I meant to fit a re-read of this one into the Festive Tasks last year but got sidetracked by something, but with Remembrance Day coming up this seemed like good timing.
I'll try to write a proper review of this tomorrow, but The Road Back is still the most heartbreaking and powerful novel about WWI, even more so, imo, than it's prequel, All Quiet on the Western Front.
“There will always be such people,” answers Willy, unusually earnest and thoughtful, “but don’t forget us; we are here too. And there’s a lot of people think as we do. Most of them, probably. Ever since then—you know, since Ludwig and Albert—all sorts of things have been going around in my head, and I’ve come to the conclusion that everybody can do something in his own way, even though he may have nothing but a turnip for a head. My holidays are over next week, and I’ll have to go back to the village as a schoolteacher again. And, you know, I’m positively glad of it. I mean to teach my youngsters what their Fatherland really is. Their homeland, that is, not a political party. Their homeland is trees, fields, earth, none of your fulsome catchwords. I’ve considered it all on and off a long time, and I’ve decided that we’re old enough now to do some sort of a job. And that’s mine. It’s not big, I admit. But sufficient for me—and I’m no Goethe, of course.”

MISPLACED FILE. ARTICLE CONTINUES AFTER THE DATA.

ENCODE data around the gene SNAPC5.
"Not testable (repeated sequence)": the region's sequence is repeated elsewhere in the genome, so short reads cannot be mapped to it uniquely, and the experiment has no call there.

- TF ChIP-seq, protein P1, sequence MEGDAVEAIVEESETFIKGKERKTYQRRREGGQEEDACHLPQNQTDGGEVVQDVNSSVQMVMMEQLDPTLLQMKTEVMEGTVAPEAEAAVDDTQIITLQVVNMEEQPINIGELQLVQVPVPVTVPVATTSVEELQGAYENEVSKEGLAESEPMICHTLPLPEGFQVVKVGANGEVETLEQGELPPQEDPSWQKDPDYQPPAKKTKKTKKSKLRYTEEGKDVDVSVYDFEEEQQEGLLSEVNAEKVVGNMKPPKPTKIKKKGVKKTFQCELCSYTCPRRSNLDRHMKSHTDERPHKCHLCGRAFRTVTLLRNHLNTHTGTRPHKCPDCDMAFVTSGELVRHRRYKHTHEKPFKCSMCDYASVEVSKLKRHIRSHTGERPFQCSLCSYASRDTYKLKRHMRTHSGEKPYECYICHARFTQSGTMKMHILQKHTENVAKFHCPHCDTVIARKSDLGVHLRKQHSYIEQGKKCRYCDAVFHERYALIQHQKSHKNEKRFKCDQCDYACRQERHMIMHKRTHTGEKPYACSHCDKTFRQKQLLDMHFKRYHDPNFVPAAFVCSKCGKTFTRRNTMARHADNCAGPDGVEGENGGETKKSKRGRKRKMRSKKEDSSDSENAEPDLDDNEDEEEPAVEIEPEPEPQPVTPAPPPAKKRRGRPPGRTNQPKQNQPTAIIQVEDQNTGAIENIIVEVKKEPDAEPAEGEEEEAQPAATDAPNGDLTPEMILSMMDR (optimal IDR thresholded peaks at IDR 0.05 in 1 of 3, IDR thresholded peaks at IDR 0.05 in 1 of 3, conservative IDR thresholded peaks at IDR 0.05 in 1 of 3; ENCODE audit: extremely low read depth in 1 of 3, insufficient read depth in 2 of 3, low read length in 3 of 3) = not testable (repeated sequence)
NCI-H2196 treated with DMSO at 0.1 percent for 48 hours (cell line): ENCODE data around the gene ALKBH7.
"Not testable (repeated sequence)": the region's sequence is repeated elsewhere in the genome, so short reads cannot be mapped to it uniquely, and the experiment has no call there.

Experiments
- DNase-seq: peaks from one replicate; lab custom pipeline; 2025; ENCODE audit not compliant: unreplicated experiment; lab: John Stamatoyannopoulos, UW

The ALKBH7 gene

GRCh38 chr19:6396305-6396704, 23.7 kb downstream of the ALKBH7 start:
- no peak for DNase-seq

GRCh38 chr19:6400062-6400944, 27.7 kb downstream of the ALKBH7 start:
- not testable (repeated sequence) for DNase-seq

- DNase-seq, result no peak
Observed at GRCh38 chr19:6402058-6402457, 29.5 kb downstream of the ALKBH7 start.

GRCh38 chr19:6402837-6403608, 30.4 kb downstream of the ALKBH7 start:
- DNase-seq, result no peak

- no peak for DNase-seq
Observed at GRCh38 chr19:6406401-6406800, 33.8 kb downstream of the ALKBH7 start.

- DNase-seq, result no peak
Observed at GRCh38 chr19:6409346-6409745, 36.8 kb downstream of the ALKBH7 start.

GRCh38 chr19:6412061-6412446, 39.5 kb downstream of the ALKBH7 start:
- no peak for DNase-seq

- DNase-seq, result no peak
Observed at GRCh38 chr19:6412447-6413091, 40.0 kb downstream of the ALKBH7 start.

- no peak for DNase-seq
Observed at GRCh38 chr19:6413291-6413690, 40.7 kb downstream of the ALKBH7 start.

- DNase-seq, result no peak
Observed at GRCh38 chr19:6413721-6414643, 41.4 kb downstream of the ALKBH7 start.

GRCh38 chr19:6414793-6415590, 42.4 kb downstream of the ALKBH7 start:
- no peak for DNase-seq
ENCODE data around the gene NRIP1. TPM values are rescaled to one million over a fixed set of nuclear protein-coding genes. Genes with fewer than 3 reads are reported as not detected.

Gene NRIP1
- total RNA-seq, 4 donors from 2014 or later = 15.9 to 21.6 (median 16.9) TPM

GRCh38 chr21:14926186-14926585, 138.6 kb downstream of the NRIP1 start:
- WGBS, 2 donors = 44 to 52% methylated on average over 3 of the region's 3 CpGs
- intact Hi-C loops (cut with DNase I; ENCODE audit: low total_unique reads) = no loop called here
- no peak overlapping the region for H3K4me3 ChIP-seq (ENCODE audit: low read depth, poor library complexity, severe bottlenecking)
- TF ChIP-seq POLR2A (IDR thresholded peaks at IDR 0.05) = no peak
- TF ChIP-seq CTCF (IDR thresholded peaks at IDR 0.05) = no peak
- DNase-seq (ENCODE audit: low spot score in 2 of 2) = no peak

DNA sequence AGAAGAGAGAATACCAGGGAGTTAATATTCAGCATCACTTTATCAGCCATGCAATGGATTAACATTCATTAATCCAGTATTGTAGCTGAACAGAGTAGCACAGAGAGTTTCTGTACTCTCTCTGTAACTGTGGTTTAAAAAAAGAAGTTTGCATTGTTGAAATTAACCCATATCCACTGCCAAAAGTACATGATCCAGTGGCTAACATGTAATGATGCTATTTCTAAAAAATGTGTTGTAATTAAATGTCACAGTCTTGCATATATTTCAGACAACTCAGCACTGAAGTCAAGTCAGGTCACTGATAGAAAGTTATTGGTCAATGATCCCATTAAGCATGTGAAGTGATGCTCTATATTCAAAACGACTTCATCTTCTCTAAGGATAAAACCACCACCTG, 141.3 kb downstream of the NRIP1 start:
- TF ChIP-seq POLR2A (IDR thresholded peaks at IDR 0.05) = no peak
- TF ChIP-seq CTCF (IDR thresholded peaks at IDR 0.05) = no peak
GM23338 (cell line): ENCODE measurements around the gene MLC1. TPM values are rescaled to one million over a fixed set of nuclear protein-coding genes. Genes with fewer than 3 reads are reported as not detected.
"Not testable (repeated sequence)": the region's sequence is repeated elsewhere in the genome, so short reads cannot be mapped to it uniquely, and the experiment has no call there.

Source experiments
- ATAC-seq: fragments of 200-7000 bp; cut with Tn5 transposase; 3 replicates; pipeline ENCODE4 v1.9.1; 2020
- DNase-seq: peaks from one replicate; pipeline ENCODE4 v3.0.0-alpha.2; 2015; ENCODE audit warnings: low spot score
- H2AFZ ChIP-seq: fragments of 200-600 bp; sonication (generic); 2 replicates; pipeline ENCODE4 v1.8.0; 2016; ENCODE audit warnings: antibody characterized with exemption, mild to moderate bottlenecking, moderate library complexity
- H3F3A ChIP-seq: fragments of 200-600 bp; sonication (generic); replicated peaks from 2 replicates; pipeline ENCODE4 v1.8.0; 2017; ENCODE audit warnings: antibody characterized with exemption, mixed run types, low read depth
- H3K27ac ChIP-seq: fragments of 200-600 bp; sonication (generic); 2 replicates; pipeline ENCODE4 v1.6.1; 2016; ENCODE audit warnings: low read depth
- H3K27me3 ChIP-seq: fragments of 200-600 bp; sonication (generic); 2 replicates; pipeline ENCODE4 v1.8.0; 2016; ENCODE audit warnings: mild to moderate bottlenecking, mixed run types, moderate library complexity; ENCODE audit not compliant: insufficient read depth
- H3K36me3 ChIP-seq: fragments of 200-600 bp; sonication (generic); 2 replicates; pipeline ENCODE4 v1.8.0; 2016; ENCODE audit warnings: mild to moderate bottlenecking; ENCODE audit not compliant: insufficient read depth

I nod and look at him a long while. Then we set off.